Here is a quote from the latest Berkshire Hathaway Annual Report, p. 24, http://www.berkshirehathaway.com/2004ar/2004ar.pdf
I can’t resist mentioning
that Jesus understood the calibration of independence far more clearly than do the protesting institutions. In Matthew 6:21 He observed: “For where your treasure is, there will your heart be also.” Even to an institutional investor, $8 billion should qualify as “treasure” that dwarfs any profits Berkshire might earn on its routine transactions with Coke. Measured by the biblical standard, the Berkshire board is a model: (a) every director is a member of a family owning at least $4 million of stock; (b) none of these shares were acquired from Berkshire via options or grants; (c) no directors receive committee, consulting or board fees from the company that are more than a tiny portion of their annual income; and (d) although we have a standard corporate indemnity arrangement, we carry no liability insurance for directors. At Berkshire, board members travel the same road as shareholders.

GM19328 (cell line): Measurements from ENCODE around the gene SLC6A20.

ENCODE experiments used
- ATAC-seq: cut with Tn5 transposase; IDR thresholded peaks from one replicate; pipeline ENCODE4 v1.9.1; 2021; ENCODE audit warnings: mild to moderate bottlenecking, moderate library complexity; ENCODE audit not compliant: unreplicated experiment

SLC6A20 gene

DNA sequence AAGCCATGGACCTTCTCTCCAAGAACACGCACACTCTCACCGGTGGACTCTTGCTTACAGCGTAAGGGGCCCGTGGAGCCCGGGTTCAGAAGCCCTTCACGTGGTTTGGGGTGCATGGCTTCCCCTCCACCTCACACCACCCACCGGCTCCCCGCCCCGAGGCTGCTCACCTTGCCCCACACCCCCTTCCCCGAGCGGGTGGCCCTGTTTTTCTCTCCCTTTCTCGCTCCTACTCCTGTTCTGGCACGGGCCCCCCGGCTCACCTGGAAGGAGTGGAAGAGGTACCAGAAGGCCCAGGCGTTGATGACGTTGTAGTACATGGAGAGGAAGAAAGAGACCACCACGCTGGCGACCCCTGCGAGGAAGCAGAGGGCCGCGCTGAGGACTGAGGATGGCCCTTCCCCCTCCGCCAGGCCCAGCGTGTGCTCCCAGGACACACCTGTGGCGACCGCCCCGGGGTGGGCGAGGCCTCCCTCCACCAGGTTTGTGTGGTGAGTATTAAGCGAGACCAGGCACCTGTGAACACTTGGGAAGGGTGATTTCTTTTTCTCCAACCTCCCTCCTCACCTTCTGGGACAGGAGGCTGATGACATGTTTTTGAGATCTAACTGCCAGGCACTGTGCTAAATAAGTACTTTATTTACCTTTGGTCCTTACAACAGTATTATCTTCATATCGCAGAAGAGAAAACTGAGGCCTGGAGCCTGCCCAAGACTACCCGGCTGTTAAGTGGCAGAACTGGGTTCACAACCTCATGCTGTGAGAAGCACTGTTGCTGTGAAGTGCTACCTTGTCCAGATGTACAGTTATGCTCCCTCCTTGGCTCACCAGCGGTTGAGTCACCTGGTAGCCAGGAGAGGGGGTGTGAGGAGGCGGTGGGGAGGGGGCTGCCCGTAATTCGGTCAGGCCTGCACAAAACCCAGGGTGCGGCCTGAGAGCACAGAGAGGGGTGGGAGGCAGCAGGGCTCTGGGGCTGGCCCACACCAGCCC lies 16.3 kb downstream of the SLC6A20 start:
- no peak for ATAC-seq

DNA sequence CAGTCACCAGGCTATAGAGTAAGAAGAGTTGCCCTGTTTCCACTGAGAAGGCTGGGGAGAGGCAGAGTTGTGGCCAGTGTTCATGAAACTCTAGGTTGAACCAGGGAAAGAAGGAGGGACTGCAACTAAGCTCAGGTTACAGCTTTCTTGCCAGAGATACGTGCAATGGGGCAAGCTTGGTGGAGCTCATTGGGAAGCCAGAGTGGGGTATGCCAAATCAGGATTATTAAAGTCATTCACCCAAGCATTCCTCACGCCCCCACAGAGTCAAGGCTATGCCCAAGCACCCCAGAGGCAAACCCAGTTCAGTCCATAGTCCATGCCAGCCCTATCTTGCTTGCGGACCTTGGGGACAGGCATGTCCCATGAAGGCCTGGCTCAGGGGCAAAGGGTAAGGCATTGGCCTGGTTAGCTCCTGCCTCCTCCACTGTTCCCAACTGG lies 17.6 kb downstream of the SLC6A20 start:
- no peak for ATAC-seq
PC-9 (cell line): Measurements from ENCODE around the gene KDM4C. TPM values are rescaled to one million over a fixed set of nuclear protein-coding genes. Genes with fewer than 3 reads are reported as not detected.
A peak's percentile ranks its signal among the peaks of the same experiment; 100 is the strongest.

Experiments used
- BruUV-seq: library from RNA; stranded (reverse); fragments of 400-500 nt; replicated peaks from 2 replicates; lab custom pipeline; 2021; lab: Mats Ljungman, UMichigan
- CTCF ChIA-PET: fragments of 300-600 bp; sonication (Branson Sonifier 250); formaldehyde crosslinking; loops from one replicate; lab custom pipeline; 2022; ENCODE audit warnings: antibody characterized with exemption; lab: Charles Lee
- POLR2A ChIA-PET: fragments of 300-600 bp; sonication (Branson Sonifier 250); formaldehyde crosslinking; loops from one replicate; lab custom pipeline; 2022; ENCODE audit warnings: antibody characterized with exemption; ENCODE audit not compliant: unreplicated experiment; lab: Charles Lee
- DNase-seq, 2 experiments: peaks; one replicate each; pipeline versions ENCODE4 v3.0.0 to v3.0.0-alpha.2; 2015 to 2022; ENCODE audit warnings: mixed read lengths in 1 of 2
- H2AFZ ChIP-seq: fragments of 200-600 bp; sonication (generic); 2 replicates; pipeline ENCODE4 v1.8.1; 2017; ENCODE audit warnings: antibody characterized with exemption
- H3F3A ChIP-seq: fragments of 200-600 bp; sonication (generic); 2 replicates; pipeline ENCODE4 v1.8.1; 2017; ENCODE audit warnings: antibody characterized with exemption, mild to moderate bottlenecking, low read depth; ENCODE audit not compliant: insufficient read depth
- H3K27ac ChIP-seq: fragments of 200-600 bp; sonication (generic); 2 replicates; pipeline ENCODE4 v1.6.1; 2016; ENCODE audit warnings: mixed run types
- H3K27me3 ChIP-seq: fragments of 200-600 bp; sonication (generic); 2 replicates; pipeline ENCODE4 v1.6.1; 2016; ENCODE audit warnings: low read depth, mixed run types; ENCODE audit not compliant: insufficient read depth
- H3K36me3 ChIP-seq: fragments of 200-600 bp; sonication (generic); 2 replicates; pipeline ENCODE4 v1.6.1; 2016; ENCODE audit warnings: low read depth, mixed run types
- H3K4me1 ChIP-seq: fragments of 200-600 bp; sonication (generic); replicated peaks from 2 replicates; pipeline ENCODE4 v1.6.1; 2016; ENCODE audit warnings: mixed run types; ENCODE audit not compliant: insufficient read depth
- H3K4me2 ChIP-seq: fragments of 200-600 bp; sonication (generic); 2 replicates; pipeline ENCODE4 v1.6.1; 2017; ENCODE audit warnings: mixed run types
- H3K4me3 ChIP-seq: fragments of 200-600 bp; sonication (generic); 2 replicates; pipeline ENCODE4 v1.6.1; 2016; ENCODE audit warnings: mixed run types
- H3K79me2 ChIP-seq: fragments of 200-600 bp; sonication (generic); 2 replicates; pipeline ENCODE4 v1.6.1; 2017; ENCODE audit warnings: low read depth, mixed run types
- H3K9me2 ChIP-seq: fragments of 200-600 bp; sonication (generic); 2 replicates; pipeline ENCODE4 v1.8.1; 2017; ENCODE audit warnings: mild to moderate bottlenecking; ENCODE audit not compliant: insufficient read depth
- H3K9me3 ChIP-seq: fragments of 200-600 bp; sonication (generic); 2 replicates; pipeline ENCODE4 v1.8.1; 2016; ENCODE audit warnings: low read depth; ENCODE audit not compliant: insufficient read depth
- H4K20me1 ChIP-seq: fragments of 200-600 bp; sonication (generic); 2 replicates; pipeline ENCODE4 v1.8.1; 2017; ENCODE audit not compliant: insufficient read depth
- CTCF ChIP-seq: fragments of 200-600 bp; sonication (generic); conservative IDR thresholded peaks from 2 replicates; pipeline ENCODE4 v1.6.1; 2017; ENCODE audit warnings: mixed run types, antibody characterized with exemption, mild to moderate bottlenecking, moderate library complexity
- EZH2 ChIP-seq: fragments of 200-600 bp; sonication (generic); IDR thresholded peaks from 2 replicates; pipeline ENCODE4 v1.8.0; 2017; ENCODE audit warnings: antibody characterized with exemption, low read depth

* * * * * * * * * * * *
Charlie and I have seen much behavior confirming the Bible’s “treasure” point. In our view, based on our considerable boardroom experience, the least independent directors are likely to be those who receive an important fraction of their annual income from the fees they receive for board service (and who hope as well to be recommended for election to other boards and thereby to boost their income further). Yet these are the very board members most often classed as “independent.” Most directors of this type are decent people and do a first-class job. But they wouldn’t be human if they weren’t tempted to thwart actions that would threaten their livelihood. Some may go on to succumb to such temptations.
Keep in mind, friends, this is the second richest man in the world, CEO of a public, global corporation, and the world’s most successful investor, and he’s quoting Jesus in his Annual Report! How many CEO’s do you run across that do that?